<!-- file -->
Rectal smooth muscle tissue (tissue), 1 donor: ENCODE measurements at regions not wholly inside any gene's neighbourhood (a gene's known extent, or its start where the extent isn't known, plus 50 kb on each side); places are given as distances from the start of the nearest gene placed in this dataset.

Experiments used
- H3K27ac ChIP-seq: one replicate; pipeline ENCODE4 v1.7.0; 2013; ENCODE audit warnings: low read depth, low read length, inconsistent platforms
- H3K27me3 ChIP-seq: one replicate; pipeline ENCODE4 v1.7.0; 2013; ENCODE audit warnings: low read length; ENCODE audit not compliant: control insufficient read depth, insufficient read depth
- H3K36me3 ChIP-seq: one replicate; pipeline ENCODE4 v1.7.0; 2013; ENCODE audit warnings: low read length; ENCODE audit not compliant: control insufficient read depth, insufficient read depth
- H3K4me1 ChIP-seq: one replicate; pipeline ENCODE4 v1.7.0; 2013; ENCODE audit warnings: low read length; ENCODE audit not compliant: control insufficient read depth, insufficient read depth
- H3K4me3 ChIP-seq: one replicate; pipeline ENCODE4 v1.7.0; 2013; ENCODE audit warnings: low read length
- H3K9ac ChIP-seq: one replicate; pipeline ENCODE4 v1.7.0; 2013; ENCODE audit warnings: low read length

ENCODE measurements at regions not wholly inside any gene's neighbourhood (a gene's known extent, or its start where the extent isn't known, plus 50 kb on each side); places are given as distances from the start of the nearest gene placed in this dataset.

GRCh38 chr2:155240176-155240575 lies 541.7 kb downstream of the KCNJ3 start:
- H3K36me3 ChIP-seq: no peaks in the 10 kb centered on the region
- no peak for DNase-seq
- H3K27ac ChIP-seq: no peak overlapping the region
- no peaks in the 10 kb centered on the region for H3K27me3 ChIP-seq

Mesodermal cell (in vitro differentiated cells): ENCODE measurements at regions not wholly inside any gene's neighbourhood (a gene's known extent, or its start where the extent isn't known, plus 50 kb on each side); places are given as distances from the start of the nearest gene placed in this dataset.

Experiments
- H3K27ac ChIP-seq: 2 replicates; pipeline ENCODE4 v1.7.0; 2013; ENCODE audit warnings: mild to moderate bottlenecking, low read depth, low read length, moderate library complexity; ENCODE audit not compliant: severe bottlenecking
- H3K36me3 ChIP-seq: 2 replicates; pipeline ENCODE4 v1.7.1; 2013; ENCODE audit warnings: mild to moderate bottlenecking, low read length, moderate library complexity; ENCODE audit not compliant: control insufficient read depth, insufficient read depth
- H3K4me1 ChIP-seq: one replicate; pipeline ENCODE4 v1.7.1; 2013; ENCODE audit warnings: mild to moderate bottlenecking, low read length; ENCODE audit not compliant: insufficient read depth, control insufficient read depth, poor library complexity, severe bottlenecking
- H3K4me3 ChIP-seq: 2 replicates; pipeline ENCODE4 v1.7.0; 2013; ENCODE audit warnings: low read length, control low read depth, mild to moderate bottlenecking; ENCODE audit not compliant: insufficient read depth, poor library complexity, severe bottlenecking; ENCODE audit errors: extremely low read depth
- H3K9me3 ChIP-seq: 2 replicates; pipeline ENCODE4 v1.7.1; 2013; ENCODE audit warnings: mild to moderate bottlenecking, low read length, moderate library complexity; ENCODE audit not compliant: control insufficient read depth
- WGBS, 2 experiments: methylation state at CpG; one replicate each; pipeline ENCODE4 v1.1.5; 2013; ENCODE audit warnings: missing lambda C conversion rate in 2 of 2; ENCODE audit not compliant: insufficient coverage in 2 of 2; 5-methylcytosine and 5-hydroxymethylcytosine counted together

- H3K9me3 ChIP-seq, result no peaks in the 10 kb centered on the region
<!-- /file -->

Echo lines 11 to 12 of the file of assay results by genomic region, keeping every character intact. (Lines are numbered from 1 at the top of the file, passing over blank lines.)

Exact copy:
- H3K36me3 ChIP-seq: no peaks in the 10 kb centered on the region
- no peak for DNase-seq